Dialogues of Plato | Study Guide


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Dialogues of Plato | Symbols



In the Apology, Socrates refers to himself as the "gadfly of Athens." By this he means that his commitment to caring for souls compels him to rouse those who are made sluggish by superficial concerns. A gadfly "stings" one into action, which is what Socrates's method of examination does. In return for Socrates's service, he is put to death.

Self-examination—exploring the depths of one's conscience with the exacting demands of potentially giving up beliefs one has long held dear—is no easy task. Socrates's trial is evidence that most people with whom he interacts are not willing to admit they are incorrect, but instead place the blame squarely on Socrates's shoulders. Both Euthyphro and Meno, for example, complain that Socrates has boxed them into a corner, not that they are actually bereft of the knowledge they claimed to possess. The intellectual humility resulting from such relentless soul-searching may be good for the searcher, but it surely does not seem that way to him.

Getting stung hurts. The process through which Socrates's interlocutors go is deeply unsettling and uncomfortable. The method of question and answer leads one to a state of confusion and frustration. Anyone who has become frustrated by confusion knows how difficult it is to remain focused on the task at hand, particularly when that task brings about the discomfiting state of mind.

Rooster Sacrifice to Asclepius

Socrates's last words (in the Phaedo) are instructions to Crito to offer a rooster in sacrifice to Asclepius, the God of medicine. Those who engage in this ritual have been cured of an illness, which suggests that Socrates sees death as a cure for life.

Socrates spends the first part of the Phaedo discussing philosophy as a preparation for death. To philosophize is to practice dying, in that the philosopher focuses all his or her efforts on rational investigations into the fundamental nature of things. Mathematics provides a good example of how this works. Mathematics is abstract, requiring the analytical skills typical of rational inquiry. Spending time on abstractions means not spending time on particulars—on the realm of sensation.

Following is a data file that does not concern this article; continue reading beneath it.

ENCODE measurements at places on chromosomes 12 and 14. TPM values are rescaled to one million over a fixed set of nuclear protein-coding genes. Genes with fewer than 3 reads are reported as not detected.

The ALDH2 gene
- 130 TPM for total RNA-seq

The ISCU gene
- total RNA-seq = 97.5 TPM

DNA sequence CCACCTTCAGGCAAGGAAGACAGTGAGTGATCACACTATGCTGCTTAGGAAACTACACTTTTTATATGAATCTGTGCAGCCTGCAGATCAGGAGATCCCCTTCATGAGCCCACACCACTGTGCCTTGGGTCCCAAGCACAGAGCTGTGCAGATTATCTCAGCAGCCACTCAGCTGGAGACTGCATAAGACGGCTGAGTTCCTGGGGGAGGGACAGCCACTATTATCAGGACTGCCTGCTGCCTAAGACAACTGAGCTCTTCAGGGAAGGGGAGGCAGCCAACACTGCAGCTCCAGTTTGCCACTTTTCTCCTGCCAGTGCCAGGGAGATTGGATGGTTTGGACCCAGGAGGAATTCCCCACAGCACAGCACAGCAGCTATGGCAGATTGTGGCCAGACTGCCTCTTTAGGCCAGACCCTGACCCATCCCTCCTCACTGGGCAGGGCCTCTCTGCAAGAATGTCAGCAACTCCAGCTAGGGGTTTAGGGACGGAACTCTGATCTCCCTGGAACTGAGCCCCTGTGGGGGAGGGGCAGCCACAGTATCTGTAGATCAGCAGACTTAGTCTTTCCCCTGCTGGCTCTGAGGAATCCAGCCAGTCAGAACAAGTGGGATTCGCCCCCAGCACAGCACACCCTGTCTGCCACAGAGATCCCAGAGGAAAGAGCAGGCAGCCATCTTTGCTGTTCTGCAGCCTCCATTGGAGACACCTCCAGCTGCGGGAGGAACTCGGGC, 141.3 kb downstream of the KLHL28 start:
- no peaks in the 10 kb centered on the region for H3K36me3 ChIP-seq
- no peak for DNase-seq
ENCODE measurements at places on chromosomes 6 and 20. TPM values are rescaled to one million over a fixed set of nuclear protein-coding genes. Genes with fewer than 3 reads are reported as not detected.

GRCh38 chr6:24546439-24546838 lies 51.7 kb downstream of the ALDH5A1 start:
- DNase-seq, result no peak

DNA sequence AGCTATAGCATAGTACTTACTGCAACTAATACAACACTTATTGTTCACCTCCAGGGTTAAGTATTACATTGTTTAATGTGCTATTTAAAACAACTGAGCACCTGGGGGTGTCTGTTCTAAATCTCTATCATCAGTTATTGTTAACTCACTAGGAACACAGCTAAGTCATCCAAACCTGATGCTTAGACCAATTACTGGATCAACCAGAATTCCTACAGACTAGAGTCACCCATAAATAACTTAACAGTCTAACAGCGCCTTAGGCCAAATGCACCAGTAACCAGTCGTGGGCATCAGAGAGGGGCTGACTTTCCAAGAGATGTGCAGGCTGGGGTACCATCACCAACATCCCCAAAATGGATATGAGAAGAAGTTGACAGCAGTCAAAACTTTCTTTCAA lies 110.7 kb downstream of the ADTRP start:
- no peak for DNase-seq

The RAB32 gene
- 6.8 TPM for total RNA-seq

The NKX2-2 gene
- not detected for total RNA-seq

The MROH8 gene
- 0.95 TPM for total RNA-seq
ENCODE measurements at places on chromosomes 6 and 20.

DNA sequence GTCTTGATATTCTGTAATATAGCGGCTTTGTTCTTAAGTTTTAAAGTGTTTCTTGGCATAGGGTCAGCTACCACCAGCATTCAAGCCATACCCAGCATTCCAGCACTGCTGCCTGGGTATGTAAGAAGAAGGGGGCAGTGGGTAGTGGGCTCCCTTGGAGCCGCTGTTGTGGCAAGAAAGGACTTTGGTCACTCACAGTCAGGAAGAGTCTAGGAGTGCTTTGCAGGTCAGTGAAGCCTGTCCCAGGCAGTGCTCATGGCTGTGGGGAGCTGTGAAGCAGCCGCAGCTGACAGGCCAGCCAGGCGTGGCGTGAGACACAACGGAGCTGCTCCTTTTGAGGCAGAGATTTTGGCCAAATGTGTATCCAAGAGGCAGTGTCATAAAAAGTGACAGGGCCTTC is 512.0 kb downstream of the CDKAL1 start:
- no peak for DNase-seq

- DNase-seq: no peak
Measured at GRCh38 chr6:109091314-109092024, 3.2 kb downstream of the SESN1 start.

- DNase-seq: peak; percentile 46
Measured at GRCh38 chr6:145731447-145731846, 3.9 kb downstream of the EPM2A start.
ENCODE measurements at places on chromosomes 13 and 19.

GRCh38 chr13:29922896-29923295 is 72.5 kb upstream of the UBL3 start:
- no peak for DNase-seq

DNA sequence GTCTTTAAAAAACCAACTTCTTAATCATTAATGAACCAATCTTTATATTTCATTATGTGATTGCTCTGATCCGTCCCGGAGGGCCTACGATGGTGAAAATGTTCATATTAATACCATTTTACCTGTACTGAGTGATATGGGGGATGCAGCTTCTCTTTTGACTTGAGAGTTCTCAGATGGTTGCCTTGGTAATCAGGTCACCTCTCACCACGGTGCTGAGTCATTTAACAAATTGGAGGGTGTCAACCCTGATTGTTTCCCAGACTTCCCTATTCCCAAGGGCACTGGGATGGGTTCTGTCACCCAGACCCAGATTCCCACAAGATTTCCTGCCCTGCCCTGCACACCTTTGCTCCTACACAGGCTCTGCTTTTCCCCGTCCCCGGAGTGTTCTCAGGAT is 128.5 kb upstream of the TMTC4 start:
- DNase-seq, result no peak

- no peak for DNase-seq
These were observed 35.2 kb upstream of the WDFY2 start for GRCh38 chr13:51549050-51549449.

If death is a cure for life, if one recovers from life by death, it may be said that the sacrifice Socrates asks Crito to make is a way of looking at the afterlife as described in the Apology and the immortal soul described in the Meno. In the former dialogue, Socrates proposes that death may be a wonderful opportunity to converse with great minds. In the latter dialogue, he refers to the soul's engagement with the forms prior to birth. In both cases, Socrates views death as an opportunity for something much better than life.


Meno, in the dialogue of the same name, accuses Socrates of being a stingray, paralyzing his interlocutors with his questions. His example is a colorful way of describing aporia, that phase in the process of the Socratic method when an interlocutor becomes confused to the point where he does not know how to proceed.

The paradox of inquiry is fundamental not only to Plato's epistemology—his theory of knowledge—but also to any approach to the nature and extent of knowledge. A frustrated Meno, after comparing Socrates to a stingray, asks how inquiry is possible: If you don't know what you seek, how can you rightly pick out the object of inquiry? If you do come across it, how will you identify it as that which you seek?

It's telling that the so-called Meno Paradox comes on the heels of the stingray comparison. Despite the fact that it is borne out of the frustration felt at not being able to define virtue, it is a profoundly important question. The paralysis felt is intellectual, which is why inquiry seems futile.

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